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Virology. 1996 Mar 1;217(1):211-9.

HIV-1 infection of cultured human adult oligodendrocytes.

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1
Graduate Group in Molecular Biology, Department of Neurology, University of Pennsylvania School of Medicine, Philadelphia 19104-6146, USA.

Abstract

The mechanism through which HIV-1 causes HIV dementia (HIVD) is not well understood. Myelin pallor is a common pathological finding in HIVD and could be explained by a direct infection of oligodendrocytes or interaction with HIV-1 gp 120. To determine if oligodendrocytes could be infected by HIV-1, we purified oligodendrocytes from adult human brain tissues obtained from temporal lobe resections. These cells were exposed to HIV-1 and infectivity was assayed by detection of p24gag antigen, PCR amplification, and cocultivation with CD4+ cells. These results indicate that HIV-1(IIIB and BaL) and one of four primary isolates tested can infect oligodendrocytes, resulting in the production of infectious virus. Furthermore, in an experiment that mimics a potential in vivo scenario, infected microglia were able to transmit virus to oligodendrocytes in a trans-well culture system. These experiments indicate that oligodendrocyte infection should be considered in studying the pathophysiology of HIVD.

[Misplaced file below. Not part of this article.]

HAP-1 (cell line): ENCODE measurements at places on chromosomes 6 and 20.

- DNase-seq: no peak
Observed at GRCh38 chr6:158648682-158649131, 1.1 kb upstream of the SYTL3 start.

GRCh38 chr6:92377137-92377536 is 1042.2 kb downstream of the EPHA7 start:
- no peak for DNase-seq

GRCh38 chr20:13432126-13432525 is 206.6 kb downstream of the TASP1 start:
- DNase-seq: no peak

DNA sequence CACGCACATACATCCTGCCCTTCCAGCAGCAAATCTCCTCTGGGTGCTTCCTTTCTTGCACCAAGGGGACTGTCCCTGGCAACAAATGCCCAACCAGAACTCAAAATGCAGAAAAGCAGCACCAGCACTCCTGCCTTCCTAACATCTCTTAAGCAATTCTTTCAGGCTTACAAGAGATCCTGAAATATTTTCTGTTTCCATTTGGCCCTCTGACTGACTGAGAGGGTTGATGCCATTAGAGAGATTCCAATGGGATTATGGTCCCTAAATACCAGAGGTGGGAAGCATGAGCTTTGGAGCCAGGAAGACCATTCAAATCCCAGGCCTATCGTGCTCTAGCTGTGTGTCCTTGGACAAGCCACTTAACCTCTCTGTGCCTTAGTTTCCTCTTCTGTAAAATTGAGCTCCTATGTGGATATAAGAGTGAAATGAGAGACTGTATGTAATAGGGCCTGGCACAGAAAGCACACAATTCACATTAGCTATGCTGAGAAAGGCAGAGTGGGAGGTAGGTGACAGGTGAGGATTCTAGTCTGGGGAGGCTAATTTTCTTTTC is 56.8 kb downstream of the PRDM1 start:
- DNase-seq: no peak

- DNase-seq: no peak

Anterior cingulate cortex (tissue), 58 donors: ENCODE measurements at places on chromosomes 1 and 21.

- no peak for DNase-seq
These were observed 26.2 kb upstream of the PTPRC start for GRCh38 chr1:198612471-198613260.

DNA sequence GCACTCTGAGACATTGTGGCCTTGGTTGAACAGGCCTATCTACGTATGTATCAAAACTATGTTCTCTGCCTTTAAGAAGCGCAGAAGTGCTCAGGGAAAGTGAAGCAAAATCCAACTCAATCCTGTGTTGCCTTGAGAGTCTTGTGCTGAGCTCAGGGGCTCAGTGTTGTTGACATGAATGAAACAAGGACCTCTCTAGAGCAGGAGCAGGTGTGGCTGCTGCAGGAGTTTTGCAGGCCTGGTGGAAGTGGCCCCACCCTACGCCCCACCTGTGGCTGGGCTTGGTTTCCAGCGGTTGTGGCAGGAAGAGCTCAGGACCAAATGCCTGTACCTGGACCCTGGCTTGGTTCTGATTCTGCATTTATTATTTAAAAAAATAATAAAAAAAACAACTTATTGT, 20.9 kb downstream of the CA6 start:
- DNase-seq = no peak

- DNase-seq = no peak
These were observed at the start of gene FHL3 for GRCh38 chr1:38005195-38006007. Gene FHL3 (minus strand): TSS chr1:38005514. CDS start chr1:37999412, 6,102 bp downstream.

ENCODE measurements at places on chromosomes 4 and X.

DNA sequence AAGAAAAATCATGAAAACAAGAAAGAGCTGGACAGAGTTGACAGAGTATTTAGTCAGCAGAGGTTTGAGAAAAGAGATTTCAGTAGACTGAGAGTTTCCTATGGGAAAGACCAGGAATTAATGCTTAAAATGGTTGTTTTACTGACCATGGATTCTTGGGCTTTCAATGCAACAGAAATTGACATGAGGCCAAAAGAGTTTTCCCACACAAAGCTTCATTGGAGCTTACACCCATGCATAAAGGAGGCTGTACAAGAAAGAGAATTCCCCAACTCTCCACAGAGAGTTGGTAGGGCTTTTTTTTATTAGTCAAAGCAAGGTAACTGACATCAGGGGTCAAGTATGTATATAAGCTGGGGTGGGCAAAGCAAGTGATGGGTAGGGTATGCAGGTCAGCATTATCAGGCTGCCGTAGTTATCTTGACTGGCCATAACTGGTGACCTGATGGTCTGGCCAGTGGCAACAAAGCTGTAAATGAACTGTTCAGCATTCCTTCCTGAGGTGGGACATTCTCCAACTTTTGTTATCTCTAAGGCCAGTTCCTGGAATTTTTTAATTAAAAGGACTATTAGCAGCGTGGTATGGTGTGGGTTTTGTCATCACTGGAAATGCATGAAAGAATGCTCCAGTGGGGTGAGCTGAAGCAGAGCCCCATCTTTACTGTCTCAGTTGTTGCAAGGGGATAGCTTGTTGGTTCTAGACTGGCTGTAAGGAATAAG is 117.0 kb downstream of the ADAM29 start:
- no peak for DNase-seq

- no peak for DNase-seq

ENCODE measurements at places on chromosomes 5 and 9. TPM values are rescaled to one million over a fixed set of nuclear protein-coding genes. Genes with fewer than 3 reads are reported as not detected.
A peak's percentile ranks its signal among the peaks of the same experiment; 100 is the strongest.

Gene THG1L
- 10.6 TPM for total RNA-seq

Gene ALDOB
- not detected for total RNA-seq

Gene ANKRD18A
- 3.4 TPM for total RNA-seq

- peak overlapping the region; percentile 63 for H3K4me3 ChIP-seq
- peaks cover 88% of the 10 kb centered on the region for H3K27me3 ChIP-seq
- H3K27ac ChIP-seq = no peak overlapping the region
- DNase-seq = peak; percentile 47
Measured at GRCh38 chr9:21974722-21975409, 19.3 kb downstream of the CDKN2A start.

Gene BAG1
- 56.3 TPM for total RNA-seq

PMID:
8599205
DOI:
10.1006/viro.1996.0108
[Indexed for MEDLINE]
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